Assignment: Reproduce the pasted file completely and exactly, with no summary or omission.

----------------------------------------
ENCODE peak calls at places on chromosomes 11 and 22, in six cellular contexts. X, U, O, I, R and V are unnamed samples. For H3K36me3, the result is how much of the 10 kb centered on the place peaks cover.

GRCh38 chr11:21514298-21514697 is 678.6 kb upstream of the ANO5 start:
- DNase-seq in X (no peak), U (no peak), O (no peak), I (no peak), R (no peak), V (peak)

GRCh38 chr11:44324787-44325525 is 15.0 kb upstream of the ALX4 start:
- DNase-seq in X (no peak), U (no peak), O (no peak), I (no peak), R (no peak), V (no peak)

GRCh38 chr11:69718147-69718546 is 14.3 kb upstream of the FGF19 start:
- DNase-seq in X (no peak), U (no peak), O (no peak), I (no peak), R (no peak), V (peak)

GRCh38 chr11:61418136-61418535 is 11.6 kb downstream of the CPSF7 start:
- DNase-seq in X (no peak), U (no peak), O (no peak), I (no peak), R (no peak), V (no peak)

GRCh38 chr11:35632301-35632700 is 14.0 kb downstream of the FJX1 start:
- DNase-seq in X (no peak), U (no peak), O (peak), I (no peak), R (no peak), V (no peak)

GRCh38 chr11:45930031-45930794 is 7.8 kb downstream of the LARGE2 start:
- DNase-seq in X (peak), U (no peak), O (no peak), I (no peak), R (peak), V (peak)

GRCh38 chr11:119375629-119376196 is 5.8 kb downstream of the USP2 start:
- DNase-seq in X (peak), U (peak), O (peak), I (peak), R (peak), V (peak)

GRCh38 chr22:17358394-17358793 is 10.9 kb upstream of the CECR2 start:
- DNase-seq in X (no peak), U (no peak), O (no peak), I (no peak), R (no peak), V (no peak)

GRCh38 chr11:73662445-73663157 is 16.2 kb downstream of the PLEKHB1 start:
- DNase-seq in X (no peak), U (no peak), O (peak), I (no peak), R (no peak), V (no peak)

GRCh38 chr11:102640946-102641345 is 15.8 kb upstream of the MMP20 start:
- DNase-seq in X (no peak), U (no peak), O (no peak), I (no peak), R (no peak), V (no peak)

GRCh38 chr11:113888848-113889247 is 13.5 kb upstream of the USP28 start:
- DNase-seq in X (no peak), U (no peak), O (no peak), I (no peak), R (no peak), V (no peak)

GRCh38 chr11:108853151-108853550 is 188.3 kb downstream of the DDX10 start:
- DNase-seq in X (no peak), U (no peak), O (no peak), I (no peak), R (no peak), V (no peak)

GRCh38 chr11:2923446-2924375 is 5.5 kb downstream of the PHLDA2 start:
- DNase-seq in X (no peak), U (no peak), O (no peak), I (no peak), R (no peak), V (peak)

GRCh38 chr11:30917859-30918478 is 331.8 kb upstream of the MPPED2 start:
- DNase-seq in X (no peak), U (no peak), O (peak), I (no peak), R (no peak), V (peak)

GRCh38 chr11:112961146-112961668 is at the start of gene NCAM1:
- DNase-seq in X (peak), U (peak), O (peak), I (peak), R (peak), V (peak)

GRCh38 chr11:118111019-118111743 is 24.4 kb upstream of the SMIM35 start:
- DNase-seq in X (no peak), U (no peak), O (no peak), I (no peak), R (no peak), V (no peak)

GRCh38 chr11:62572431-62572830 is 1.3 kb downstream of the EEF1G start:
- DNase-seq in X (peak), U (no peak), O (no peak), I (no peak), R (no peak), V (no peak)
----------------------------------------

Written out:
ENCODE peak calls at places on chromosomes 11 and 22, in six cellular contexts. X, U, O, I, R and V are unnamed samples. For H3K36me3, the result is how much of the 10 kb centered on the place peaks cover.

GRCh38 chr11:21514298-21514697 is 678.6 kb upstream of the ANO5 start:
- DNase-seq in X (no peak), U (no peak), O (no peak), I (no peak), R (no peak), V (peak)

GRCh38 chr11:44324787-44325525 is 15.0 kb upstream of the ALX4 start:
- DNase-seq in X (no peak), U (no peak), O (no peak), I (no peak), R (no peak), V (no peak)

GRCh38 chr11:69718147-69718546 is 14.3 kb upstream of the FGF19 start:
- DNase-seq in X (no peak), U (no peak), O (no peak), I (no peak), R (no peak), V (peak)

GRCh38 chr11:61418136-61418535 is 11.6 kb downstream of the CPSF7 start:
- DNase-seq in X (no peak), U (no peak), O (no peak), I (no peak), R (no peak), V (no peak)

GRCh38 chr11:35632301-35632700 is 14.0 kb downstream of the FJX1 start:
- DNase-seq in X (no peak), U (no peak), O (peak), I (no peak), R (no peak), V (no peak)

GRCh38 chr11:45930031-45930794 is 7.8 kb downstream of the LARGE2 start:
- DNase-seq in X (peak), U (no peak), O (no peak), I (no peak), R (peak), V (peak)

GRCh38 chr11:119375629-119376196 is 5.8 kb downstream of the USP2 start:
- DNase-seq in X (peak), U (peak), O (peak), I (peak), R (peak), V (peak)

GRCh38 chr22:17358394-17358793 is 10.9 kb upstream of the CECR2 start:
- DNase-seq in X (no peak), U (no peak), O (no peak), I (no peak), R (no peak), V (no peak)

GRCh38 chr11:73662445-73663157 is 16.2 kb downstream of the PLEKHB1 start:
- DNase-seq in X (no peak), U (no peak), O (peak), I (no peak), R (no peak), V (no peak)

GRCh38 chr11:102640946-102641345 is 15.8 kb upstream of the MMP20 start:
- DNase-seq in X (no peak), U (no peak), O (no peak), I (no peak), R (no peak), V (no peak)

GRCh38 chr11:113888848-113889247 is 13.5 kb upstream of the USP28 start:
- DNase-seq in X (no peak), U (no peak), O (no peak), I (no peak), R (no peak), V (no peak)

GRCh38 chr11:108853151-108853550 is 188.3 kb downstream of the DDX10 start:
- DNase-seq in X (no peak), U (no peak), O (no peak), I (no peak), R (no peak), V (no peak)

GRCh38 chr11:2923446-2924375 is 5.5 kb downstream of the PHLDA2 start:
- DNase-seq in X (no peak), U (no peak), O (no peak), I (no peak), R (no peak), V (peak)

GRCh38 chr11:30917859-30918478 is 331.8 kb upstream of the MPPED2 start:
- DNase-seq in X (no peak), U (no peak), O (peak), I (no peak), R (no peak), V (peak)

GRCh38 chr11:112961146-112961668 is at the start of gene NCAM1:
- DNase-seq in X (peak), U (peak), O (peak), I (peak), R (peak), V (peak)

GRCh38 chr11:118111019-118111743 is 24.4 kb upstream of the SMIM35 start:
- DNase-seq in X (no peak), U (no peak), O (no peak), I (no peak), R (no peak), V (no peak)

GRCh38 chr11:62572431-62572830 is 1.3 kb downstream of the EEF1G start:
- DNase-seq in X (peak), U (no peak), O (no peak), I (no peak), R (no peak), V (no peak)